Season Three draws to a close with "Stopping Armageddon," a look at the statistical probability of an asteroid or comet striking Earth, and the real technologies being developed to prevent it; "Strangest Things," a survey of various particles and quantum anomalies in the universe; "Edge of Space," a review of low-Earth orbit and commercial space travel; and "Cosmic Phenomena," a study of the properties, radiation, and particles that bombard Earth on a daily basis, and their effects on our world and lives. Taken as a twelve episode whole, it's certainly a more theoretical outing than Universe fans might expect -- particularly those who've only sampled the show's first season -- but it's just as rewarding. Packed with more fascinating information, startling theories, and scientific wonders than I can possibly process after one viewing, Season Three delivers the goods, establishing the series proper as a consistently entertaining and engaging intellectual treat; one that will continue to earn my affections for as long as the History Channel continues to churn out new episodes.
The Universe: The Complete Season Three Blu-ray, Video Quality
The Universe: The Complete Season Three features a decent 1080i/AVC-encoded transfer that handles the series' scattershot video sources and budgetary constraints in stride. Its vibrant palette comes alive in high definition, flooding the screen with blazing suns bent on their galaxies' destruction, vivid waterworlds teeming with life, and inky expanses that extend beyond the series' star-soaked space. The CG sequences (while of varying quality) are fairly impressive as well, injecting color and visual oomph into what could have been a bland and cynical overview of the heavens. Textures are nicely rendered, edges are satisfying, and the overall presentation bests its DVD counterpart. Minor softness plagues faces, but isn't overly distracting. Granted, the various video sources (comprised of everything from standard definition archive footage to problematic telescopic photography) make for an uneven viewing experience, but documentary enthusiasts will be completely unfazed by such inherent inconsistencies.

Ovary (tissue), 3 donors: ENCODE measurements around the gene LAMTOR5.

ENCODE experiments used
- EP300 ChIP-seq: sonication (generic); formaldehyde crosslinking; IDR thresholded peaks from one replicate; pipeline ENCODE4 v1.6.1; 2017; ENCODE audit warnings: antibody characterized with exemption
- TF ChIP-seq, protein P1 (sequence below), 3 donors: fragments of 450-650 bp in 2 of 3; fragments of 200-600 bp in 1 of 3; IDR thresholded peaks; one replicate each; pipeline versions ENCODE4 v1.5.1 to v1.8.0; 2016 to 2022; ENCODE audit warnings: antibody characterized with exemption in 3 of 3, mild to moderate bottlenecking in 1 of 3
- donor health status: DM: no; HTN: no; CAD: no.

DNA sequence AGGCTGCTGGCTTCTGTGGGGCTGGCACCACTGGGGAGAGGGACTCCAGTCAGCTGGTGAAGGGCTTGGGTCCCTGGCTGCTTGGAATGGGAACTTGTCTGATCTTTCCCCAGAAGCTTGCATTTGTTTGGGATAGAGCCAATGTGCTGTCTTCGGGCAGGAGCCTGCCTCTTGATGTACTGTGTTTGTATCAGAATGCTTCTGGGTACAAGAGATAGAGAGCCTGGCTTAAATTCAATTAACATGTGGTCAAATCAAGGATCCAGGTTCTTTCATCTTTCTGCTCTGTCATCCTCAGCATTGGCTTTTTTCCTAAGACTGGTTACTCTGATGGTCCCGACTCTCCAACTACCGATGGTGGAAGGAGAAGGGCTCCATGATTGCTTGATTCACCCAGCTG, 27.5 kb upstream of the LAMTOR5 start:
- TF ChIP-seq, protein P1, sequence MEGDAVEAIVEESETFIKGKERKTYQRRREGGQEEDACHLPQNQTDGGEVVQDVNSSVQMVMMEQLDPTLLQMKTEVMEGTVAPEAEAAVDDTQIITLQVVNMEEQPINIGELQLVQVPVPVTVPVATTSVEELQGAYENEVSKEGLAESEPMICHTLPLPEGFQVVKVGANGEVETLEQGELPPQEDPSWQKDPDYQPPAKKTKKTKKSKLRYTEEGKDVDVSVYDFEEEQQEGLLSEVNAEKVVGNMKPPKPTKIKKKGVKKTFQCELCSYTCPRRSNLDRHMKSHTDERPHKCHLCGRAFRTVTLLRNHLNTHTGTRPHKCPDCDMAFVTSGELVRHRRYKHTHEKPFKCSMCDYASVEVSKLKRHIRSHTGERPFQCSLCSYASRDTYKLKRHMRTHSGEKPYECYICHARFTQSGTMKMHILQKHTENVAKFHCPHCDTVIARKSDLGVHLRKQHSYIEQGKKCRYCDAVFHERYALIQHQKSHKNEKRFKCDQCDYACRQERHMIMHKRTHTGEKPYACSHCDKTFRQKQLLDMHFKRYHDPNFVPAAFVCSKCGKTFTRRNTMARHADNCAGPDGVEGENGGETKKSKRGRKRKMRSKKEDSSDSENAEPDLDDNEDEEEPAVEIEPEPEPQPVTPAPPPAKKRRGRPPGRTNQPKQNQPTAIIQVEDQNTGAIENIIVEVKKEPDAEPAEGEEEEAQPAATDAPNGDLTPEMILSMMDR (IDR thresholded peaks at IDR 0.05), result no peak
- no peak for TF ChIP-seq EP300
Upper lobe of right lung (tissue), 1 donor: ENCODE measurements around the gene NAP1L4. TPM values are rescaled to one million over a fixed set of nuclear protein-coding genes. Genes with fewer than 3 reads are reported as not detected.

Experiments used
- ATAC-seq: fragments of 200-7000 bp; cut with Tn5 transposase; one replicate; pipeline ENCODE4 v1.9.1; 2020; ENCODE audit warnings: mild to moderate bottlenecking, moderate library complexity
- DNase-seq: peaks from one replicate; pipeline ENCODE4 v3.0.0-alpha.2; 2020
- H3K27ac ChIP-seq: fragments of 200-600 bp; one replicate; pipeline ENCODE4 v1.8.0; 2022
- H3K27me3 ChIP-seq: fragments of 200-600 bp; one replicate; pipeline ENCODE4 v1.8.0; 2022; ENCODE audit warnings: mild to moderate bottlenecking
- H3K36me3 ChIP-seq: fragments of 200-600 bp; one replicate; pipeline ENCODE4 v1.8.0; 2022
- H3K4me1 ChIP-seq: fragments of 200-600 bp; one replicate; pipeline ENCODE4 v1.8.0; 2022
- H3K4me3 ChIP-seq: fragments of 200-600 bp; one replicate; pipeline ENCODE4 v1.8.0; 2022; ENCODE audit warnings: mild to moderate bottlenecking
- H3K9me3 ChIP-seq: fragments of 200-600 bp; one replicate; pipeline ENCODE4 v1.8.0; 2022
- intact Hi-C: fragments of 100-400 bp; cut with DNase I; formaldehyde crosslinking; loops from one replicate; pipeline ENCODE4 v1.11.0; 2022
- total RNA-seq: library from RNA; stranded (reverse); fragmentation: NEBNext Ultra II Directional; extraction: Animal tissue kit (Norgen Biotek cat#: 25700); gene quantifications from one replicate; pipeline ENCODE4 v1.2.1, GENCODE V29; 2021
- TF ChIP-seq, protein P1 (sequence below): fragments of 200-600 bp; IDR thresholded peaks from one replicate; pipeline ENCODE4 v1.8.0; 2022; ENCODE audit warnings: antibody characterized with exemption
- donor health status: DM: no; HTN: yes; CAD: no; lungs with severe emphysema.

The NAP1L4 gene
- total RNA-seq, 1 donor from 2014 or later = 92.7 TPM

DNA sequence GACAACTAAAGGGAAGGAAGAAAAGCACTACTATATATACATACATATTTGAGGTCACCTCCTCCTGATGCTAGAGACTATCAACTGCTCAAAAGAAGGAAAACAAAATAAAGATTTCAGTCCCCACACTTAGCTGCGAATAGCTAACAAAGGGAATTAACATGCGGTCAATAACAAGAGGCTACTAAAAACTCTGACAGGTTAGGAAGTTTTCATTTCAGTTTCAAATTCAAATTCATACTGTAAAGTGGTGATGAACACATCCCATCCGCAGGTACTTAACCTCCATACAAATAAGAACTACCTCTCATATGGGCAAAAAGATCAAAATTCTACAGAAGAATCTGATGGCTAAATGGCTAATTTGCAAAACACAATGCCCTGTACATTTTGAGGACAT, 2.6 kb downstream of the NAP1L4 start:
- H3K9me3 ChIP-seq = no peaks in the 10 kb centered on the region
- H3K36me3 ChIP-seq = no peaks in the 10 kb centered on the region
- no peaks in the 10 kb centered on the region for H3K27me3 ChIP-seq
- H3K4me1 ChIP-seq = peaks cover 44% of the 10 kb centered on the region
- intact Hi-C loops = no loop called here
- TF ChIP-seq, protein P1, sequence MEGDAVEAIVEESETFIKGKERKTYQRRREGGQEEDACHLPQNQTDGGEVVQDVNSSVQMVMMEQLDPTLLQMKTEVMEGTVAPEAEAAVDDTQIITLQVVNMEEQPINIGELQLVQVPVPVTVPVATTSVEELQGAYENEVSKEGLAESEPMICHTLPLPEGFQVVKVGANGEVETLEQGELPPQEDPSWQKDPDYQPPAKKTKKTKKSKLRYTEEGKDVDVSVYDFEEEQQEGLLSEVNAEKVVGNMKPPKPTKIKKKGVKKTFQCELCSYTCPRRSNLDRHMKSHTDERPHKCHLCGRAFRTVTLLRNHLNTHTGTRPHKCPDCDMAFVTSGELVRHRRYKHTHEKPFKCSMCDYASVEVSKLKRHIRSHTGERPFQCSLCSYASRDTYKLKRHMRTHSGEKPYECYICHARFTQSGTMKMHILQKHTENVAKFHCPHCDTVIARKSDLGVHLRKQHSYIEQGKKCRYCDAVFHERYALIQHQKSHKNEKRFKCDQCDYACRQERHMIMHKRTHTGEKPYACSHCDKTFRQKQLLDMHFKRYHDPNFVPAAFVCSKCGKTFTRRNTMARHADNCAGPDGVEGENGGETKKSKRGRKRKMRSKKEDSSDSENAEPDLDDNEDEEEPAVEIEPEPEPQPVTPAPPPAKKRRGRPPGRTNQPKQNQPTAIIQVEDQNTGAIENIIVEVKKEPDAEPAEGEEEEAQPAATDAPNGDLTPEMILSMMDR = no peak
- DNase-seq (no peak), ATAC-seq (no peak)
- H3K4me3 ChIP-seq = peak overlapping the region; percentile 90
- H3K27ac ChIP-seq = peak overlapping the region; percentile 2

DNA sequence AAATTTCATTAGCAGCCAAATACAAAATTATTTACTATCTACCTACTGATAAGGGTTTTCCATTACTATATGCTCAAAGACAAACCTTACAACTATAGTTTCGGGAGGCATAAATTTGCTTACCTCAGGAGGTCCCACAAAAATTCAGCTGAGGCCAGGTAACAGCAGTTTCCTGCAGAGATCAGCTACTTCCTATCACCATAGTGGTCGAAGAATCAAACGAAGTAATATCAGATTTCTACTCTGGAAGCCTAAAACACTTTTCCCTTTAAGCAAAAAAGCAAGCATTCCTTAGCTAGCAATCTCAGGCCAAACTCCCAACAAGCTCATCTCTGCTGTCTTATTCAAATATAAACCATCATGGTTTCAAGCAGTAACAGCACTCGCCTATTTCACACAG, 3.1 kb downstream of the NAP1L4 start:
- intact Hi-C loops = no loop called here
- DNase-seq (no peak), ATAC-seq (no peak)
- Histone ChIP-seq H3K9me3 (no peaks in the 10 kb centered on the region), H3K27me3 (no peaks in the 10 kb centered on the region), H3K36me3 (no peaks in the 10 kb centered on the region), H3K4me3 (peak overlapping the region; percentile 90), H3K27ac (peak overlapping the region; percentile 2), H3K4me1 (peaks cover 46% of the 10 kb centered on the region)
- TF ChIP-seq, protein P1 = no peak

If I have any lingering complaint it's that the technical image is unpredictable and unstable. Frequent (sometimes debilitating) artifacting is a constant distraction; black crush haunts the depths of space; heavy banding occasionally surrounds light sources, hurtling debris, and glowing particles; and minor aliasing continually threatens to undermine the otherwise attractive CG sequences. But all things considered -- including the limitations of the series' modest production values -- Season Three looks pretty good.
The Universe: The Complete Season Three Blu-ray, Audio Quality